Do The Detroit Lions Have A Plan B Behind Matthew Stafford?
I grew up in St. Louis as a Rams fan and was nine years old when Kurt Warner miraculously led my hometown team to their only Super Bowl title. I didn’t know much about many players at the time, but had heard enough about Trent Green’s arrival in St. Louis to know that his season-ending knee injury in the preseason of 1999 was a big blow to the team’s chances at success – so much so that coach Dick Vermeil cried at the press conference in which he stated that the Rams “would rally behind Kurt Warner, and…play good football.”
Fast-forward six months from Vermeil’s emotional press conference and you would have been hard-pressed to find any kid without a piece of Rams or Warner memorabilia. Warner had supplanted Green –a St. Louis native – as the team’s starting quarterback and was able to hang onto the job long enough to reach another Super Bowl and win a league MVP award.
You may be wondering what Warner’s rags-to-riches story has to do with Matthew Stafford and the 2014 Detroit Lions?
Stafford may not have been brought in as a free agent expected to immediately turn around a losing franchise (he was the No. 1 overall pick five years ago), but like Green in St. Louis in 1999, the 2014 Lions have been designed explicitly for Stafford to succeed. When the unthinkable happened and Green tore his ACL in the preseason, just about everyone in St. Louis wrote the 1999 season off as a wash. However, Warner stepped up and led his team to a Super Bowl title. With such high expectations in Detroit for this year's offense, would the Lions be able to rally around their second-string quarterback and play good football if something were to happen to Stafford?
The two prime candidates are Dan Orlovsky, now in his tenth NFL season (primarily as a backup) and Kellen Moore, a second-year pro out of Boise State who set an unofficial NCAA record for most wins as a starter. James Franklin, a rookie out of Missouri, has also been mentioned as a possible candidate for the No. 3 spot on the depth chart, but has not seen any playing time in the preseason.
Orlovsky is back in Detroit after playing for three teams between 2009 and 2014. Fans in Detroit may remember Orlovsky as a seven-game starter for the 0-16 team in 2008 and for executing the most emblematic play of the Lions entire winless season. While under pressure in his own end zone, Orlovsky scrambled out of the back of the end zone for a safety, but continued to scramble out of bounds in search of an open receiver.
But it’s 2014 now and it seems like Orlovsky has begun to pull away from the pack in the backup quarterback competition. If Stafford were to suffer a major injury and miss time, the Lions would likely turn to Orlovsky under center. Doing so would put a quarterback with a lifetime starting record of 2-10, a career average of 122.1 passing yards and a 14:12 touchdown-to-interception ratio at the helm – a far cry from the 286.2 yards per game and the nearly 3:2 TD-INT ratio that Stafford has accumulated in his five years. Orlovsky also ranks below-average in just about every advanced quarterback metric, including sack percentage index, interception percentage index and touchdown percentage index, according to Pro Football Reference. Stafford hasn’t exactly put up Peyton Manning-like numbers in those metrics, but he has ranked average to above-average in most categories throughout his five seasons.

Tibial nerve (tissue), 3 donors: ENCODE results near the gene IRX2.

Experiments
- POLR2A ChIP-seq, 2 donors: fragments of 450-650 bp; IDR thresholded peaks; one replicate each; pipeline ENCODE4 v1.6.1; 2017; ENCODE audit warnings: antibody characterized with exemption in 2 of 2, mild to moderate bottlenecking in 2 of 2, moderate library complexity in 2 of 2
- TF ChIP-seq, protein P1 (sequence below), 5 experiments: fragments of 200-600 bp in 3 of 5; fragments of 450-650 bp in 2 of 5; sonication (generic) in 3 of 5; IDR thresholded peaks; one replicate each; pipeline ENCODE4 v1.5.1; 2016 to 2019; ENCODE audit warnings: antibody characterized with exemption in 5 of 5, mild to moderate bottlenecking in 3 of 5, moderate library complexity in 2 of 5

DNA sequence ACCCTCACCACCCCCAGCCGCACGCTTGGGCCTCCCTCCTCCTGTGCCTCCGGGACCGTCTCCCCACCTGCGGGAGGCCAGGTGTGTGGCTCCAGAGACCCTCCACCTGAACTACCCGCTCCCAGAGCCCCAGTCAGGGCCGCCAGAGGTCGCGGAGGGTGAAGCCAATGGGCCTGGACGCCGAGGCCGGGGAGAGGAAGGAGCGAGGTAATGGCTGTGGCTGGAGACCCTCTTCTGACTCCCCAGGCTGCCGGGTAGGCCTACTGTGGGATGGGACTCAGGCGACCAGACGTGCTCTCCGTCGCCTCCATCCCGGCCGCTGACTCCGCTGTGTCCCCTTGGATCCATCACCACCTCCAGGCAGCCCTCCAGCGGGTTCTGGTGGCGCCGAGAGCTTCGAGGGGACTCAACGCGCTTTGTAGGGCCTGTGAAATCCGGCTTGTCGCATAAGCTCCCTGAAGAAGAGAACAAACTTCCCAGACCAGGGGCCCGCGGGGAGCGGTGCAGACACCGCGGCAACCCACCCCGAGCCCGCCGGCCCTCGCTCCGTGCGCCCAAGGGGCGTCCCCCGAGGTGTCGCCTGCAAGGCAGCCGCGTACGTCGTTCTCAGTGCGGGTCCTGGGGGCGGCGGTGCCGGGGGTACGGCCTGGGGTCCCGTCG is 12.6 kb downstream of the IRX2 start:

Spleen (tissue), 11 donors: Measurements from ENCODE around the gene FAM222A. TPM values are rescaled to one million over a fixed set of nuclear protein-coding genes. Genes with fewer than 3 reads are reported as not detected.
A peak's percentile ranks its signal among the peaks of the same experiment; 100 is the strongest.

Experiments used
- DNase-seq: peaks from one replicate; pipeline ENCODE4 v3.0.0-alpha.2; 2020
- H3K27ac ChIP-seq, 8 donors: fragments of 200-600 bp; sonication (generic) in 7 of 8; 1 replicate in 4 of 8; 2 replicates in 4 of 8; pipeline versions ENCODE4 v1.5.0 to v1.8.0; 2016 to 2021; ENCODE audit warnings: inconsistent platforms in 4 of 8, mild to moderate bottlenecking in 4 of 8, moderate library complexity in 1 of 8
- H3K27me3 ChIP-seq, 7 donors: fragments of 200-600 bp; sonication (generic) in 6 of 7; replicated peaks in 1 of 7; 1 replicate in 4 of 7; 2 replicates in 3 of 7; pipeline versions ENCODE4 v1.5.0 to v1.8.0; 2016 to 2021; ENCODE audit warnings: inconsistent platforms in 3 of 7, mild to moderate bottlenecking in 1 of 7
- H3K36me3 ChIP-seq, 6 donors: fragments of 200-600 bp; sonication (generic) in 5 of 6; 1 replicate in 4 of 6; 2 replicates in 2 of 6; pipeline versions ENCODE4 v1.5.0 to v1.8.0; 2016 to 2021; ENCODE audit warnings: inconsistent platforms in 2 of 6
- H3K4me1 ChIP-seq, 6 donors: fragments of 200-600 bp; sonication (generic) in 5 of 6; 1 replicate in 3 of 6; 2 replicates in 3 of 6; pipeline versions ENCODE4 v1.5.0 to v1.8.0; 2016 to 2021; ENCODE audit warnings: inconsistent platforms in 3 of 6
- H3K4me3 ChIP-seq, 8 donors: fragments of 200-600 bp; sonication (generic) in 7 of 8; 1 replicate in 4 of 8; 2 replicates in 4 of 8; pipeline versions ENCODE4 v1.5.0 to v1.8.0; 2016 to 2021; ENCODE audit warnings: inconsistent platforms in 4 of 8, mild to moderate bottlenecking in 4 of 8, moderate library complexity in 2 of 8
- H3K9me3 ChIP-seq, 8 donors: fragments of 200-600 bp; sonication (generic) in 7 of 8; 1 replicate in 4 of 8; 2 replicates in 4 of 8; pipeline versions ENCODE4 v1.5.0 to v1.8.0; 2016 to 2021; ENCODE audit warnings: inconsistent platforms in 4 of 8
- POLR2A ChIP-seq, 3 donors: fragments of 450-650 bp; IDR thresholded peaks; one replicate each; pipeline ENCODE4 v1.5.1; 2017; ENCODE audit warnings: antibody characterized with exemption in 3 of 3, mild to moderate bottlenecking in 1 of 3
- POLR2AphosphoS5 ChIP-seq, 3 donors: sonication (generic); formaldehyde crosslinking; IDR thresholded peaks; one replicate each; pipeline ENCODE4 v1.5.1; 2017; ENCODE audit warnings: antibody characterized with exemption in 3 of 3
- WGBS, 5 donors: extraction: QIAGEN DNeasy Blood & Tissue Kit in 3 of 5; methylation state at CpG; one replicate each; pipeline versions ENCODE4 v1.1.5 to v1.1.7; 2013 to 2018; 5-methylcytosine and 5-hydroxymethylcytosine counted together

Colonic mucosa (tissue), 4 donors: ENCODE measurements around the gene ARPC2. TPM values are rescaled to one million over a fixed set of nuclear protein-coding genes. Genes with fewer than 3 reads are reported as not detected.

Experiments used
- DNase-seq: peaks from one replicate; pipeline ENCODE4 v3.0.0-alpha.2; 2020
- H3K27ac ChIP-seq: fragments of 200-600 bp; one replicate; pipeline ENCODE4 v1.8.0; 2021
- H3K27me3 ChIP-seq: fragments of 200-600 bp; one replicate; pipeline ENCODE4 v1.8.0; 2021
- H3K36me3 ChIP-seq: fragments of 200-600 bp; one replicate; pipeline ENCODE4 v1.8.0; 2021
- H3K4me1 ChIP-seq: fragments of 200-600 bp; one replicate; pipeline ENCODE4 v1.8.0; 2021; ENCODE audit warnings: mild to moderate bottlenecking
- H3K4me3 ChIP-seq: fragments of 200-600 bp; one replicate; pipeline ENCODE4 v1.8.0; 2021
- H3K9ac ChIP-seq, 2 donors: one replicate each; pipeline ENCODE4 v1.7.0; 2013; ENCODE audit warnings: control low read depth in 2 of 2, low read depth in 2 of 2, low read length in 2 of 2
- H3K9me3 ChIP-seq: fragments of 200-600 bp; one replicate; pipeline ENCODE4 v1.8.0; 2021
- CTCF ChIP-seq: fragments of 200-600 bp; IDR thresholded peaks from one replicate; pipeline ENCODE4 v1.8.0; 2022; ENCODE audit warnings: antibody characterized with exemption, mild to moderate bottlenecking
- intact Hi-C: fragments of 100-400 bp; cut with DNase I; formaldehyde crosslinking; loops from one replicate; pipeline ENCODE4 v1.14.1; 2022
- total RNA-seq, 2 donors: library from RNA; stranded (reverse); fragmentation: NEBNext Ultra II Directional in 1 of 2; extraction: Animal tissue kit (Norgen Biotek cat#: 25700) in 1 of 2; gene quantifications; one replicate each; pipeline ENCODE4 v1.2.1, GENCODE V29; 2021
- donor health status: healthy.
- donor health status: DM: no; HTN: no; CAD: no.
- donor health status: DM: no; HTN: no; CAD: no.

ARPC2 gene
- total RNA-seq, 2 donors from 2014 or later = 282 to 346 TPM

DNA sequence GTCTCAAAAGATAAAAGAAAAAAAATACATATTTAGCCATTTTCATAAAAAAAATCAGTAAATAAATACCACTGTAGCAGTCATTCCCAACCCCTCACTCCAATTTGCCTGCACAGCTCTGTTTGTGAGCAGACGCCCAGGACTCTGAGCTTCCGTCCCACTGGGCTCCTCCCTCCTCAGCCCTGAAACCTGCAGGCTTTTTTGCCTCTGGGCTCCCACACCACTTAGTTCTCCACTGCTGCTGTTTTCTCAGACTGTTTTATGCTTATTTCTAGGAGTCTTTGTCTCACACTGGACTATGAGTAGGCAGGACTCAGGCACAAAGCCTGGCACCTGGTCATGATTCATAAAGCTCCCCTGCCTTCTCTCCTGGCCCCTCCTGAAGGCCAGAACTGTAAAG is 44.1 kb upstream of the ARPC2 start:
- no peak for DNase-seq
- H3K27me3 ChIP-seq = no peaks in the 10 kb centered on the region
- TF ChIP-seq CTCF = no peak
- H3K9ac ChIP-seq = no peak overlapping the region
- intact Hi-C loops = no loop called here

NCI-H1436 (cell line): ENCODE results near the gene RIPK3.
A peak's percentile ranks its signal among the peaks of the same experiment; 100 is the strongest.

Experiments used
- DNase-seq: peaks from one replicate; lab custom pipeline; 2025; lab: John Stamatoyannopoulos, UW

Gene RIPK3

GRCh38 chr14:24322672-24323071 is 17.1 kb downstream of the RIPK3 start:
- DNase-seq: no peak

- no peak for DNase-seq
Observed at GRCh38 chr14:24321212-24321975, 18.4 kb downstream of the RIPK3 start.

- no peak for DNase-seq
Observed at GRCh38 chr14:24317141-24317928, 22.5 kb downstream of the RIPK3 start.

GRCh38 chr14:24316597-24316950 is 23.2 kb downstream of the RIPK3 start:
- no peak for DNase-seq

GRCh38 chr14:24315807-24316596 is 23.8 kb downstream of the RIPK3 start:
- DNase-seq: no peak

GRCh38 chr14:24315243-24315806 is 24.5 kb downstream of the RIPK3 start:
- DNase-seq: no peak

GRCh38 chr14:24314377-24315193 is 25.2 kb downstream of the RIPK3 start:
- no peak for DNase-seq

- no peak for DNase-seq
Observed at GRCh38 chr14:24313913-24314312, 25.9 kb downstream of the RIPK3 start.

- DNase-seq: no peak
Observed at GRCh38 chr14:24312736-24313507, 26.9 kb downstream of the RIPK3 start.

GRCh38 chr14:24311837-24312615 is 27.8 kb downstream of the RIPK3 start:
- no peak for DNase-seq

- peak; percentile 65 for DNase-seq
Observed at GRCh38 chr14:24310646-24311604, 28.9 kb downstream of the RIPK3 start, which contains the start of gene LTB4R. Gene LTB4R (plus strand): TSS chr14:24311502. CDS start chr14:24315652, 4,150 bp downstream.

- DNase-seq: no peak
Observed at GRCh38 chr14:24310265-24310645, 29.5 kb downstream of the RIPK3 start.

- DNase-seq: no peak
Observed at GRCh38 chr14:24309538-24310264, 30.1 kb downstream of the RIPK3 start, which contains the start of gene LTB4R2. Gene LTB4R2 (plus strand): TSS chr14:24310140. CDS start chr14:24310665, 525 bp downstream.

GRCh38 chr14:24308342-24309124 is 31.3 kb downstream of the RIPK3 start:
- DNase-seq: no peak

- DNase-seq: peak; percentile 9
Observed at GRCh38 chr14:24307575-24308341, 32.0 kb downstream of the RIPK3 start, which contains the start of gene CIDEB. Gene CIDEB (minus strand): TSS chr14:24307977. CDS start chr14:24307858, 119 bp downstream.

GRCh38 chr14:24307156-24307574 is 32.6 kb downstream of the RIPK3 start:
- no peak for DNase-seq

If the Lions went with Moore instead, they would be inserting a guy who has never played a snap in an NFL regular season game. The biggest knock on Moore is that his size does not lend itself to very good arm strength, however, Moore does make up for that with above-average accuracy with his throws. Another factor working against Moore is the style of offense that he ran in college. Moore excelled under Chris Petersen’s offense at Boise State in part because it focused on exploiting defensive weaknesses and maximizing offensive output in lieu of five-star talent. In the NFL, Moore would be facing better, faster and smarter defenses than those he faced in the Western Athletic Conference, where finesse and deception were able to thrive. Throwing him into a game against the likes of Jared Allen, Julius Peppers and Mario Williams would be far different than facing Fresno State, Hawaii and New Mexico State.
The bottom line is that if Stafford goes down for an extended period of time, the Lions’ offense will be in trouble. Orlovsky and Moore may be able to eke out a few wins between them, but don’t expect either quarterback to pull a Kurt Warner. Orlovsky has been around long enough and has played enough games in the NFL for opposing coordinators and defenses to know his strengths and weaknesses. On the other hand, Moore has the same inexperience going for him just like Warner did, but does not look to have the tools that Warner had upon taking over the Rams’ starting job. In the event of a long-term injury to their star quarterback, odds are that even with the tools that the Lions’ offense contains, the team may start looking toward 2015.
Detroit’s offense has been designed for Stafford to succeed and lead this team to victory -- not Orlovsky or Moore. With that said, no one gave Warner much of a chance in St. Louis and he responded by winning a Super Bowl ring. So clearly, nothing is out of the realm of possibility.
If you’re a Lions fan, though, pray the 2014 season doesn’t have to come down to a miracle season from a backup quarterback.